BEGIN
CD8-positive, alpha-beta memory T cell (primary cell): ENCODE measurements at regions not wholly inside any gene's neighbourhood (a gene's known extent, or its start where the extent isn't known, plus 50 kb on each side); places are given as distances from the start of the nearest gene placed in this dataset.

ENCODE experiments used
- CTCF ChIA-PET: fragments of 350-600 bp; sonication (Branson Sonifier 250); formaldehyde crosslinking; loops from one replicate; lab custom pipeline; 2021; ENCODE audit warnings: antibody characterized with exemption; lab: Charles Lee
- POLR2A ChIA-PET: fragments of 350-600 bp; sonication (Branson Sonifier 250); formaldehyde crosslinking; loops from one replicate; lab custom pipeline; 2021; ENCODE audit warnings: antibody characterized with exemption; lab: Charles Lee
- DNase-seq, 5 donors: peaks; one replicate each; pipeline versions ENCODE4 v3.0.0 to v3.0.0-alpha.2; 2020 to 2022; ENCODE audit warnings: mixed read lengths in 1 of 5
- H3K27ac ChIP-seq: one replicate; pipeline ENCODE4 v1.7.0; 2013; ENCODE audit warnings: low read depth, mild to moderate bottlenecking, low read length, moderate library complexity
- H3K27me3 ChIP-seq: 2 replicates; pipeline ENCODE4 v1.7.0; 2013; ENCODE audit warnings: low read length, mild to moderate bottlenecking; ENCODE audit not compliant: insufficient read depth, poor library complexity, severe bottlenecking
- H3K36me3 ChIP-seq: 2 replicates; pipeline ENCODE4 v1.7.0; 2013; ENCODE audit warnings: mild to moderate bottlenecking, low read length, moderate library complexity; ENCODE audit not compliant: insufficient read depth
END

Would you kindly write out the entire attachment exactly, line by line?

CD8-positive, alpha-beta memory T cell (primary cell): ENCODE measurements at regions not wholly inside any gene's neighbourhood (a gene's known extent, or its start where the extent isn't known, plus 50 kb on each side); places are given as distances from the start of the nearest gene placed in this dataset.

ENCODE experiments used
- CTCF ChIA-PET: fragments of 350-600 bp; sonication (Branson Sonifier 250); formaldehyde crosslinking; loops from one replicate; lab custom pipeline; 2021; ENCODE audit warnings: antibody characterized with exemption; lab: Charles Lee
- POLR2A ChIA-PET: fragments of 350-600 bp; sonication (Branson Sonifier 250); formaldehyde crosslinking; loops from one replicate; lab custom pipeline; 2021; ENCODE audit warnings: antibody characterized with exemption; lab: Charles Lee
- DNase-seq, 5 donors: peaks; one replicate each; pipeline versions ENCODE4 v3.0.0 to v3.0.0-alpha.2; 2020 to 2022; ENCODE audit warnings: mixed read lengths in 1 of 5
- H3K27ac ChIP-seq: one replicate; pipeline ENCODE4 v1.7.0; 2013; ENCODE audit warnings: low read depth, mild to moderate bottlenecking, low read length, moderate library complexity
- H3K27me3 ChIP-seq: 2 replicates; pipeline ENCODE4 v1.7.0; 2013; ENCODE audit warnings: low read length, mild to moderate bottlenecking; ENCODE audit not compliant: insufficient read depth, poor library complexity, severe bottlenecking
- H3K36me3 ChIP-seq: 2 replicates; pipeline ENCODE4 v1.7.0; 2013; ENCODE audit warnings: mild to moderate bottlenecking, low read length, moderate library complexity; ENCODE audit not compliant: insufficient read depth